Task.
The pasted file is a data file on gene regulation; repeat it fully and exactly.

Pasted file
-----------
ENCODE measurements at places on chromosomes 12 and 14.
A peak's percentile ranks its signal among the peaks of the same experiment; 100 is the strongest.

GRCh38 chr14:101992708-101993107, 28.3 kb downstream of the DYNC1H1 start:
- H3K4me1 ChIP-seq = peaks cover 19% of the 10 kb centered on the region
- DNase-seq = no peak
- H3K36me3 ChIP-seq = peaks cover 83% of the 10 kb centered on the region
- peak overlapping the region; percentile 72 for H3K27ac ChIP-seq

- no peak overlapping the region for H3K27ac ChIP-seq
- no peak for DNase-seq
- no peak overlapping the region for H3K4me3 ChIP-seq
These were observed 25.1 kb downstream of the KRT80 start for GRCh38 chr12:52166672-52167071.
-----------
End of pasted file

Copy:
ENCODE measurements at places on chromosomes 12 and 14.
A peak's percentile ranks its signal among the peaks of the same experiment; 100 is the strongest.

GRCh38 chr14:101992708-101993107, 28.3 kb downstream of the DYNC1H1 start:
- H3K4me1 ChIP-seq = peaks cover 19% of the 10 kb centered on the region
- DNase-seq = no peak
- H3K36me3 ChIP-seq = peaks cover 83% of the 10 kb centered on the region
- peak overlapping the region; percentile 72 for H3K27ac ChIP-seq

- no peak overlapping the region for H3K27ac ChIP-seq
- no peak for DNase-seq
- no peak overlapping the region for H3K4me3 ChIP-seq
These were observed 25.1 kb downstream of the KRT80 start for GRCh38 chr12:52166672-52167071.